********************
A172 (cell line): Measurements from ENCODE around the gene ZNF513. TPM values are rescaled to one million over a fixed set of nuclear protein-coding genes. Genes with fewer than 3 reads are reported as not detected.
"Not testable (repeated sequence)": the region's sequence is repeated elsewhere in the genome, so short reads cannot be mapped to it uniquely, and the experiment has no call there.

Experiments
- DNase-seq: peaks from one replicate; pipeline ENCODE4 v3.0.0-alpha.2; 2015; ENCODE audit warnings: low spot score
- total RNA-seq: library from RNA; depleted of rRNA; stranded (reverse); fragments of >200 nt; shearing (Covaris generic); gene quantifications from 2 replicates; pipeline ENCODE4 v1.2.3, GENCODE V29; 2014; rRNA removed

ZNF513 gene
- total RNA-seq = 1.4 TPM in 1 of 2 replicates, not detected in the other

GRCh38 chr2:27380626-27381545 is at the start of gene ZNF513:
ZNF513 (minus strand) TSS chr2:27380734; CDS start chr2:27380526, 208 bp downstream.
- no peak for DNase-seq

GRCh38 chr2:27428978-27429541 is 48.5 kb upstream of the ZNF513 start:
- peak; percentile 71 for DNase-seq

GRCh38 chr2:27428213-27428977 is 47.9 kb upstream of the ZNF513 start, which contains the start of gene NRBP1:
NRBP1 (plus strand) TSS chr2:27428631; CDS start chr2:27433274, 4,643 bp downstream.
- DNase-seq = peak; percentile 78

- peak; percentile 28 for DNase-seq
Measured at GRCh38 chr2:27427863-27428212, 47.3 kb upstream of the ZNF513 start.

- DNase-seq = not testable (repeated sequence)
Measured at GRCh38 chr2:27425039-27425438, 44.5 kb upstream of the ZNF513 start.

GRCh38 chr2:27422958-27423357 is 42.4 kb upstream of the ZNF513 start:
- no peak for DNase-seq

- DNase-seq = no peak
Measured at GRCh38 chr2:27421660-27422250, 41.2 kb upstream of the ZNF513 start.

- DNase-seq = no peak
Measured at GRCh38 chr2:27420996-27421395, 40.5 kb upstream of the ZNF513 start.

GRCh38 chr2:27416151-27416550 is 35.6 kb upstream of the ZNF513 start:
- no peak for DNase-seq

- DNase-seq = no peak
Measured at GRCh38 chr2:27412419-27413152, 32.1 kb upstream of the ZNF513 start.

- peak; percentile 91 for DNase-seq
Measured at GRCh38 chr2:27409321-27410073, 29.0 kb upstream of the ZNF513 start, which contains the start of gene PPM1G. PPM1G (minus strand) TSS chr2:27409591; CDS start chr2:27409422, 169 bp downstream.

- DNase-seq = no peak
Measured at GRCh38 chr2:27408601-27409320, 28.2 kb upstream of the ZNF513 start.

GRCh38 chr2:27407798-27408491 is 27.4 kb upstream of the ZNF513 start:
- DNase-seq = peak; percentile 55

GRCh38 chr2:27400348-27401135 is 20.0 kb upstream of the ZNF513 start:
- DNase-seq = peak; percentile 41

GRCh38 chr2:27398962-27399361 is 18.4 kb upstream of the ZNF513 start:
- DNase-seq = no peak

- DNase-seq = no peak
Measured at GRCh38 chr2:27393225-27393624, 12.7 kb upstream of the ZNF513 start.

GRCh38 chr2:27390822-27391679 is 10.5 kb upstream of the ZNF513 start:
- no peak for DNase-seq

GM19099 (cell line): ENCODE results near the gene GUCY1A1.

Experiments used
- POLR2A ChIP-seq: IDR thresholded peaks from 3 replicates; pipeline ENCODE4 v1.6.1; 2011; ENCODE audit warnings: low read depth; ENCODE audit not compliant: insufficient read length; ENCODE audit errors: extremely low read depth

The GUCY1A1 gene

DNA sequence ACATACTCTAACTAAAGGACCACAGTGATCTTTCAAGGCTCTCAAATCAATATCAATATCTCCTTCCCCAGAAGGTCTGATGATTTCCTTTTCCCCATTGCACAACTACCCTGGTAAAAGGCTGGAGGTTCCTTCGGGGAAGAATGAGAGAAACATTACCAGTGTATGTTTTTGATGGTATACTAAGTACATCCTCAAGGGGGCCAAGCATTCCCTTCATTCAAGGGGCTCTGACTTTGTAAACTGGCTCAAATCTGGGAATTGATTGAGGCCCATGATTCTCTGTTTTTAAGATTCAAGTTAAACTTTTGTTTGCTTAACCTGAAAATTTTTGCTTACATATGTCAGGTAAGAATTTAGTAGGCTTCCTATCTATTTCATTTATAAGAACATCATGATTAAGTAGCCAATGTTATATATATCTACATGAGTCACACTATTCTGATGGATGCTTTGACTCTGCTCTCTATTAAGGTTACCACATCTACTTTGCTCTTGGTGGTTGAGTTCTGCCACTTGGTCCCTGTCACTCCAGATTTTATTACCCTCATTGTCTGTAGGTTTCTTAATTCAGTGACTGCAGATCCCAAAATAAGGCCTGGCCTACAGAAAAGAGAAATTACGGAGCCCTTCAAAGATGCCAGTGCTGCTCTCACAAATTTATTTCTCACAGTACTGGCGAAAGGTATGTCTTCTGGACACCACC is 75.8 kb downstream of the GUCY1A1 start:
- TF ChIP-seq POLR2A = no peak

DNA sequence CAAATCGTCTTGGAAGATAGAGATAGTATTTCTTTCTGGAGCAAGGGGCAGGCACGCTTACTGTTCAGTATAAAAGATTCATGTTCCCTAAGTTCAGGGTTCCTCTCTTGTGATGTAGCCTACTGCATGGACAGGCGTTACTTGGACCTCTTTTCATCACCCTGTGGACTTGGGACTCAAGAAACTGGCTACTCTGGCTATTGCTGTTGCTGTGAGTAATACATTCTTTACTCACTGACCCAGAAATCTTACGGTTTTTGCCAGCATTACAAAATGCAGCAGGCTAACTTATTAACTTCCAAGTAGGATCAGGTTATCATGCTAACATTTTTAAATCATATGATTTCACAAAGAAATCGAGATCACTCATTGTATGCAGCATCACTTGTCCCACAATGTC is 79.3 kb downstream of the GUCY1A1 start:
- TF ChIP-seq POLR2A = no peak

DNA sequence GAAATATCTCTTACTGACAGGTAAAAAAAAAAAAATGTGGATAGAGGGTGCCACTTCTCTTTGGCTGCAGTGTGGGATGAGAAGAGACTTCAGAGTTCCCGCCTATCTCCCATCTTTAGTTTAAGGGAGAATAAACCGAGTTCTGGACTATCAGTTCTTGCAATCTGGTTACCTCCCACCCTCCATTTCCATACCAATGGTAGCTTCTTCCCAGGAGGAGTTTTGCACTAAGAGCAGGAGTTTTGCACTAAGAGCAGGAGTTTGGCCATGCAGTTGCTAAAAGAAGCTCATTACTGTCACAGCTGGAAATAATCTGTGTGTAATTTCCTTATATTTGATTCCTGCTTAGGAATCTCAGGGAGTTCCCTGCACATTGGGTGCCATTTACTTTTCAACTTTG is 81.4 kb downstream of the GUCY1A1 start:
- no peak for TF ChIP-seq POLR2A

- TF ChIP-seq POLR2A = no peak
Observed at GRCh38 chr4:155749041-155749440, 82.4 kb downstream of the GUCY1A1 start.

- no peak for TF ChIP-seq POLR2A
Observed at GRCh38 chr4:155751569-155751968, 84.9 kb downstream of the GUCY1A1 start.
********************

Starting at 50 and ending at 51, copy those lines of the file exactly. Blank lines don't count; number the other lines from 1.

DNA sequence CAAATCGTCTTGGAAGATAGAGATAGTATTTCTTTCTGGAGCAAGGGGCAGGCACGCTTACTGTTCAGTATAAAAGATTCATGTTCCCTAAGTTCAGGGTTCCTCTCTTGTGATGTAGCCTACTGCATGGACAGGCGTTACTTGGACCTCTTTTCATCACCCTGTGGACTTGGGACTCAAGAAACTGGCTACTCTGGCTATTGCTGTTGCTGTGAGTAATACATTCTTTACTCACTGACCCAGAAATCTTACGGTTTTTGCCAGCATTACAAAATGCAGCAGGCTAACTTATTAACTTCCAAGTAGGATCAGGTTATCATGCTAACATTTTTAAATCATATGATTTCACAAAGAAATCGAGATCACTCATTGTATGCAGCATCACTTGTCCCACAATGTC is 79.3 kb downstream of the GUCY1A1 start:
- TF ChIP-seq POLR2A = no peak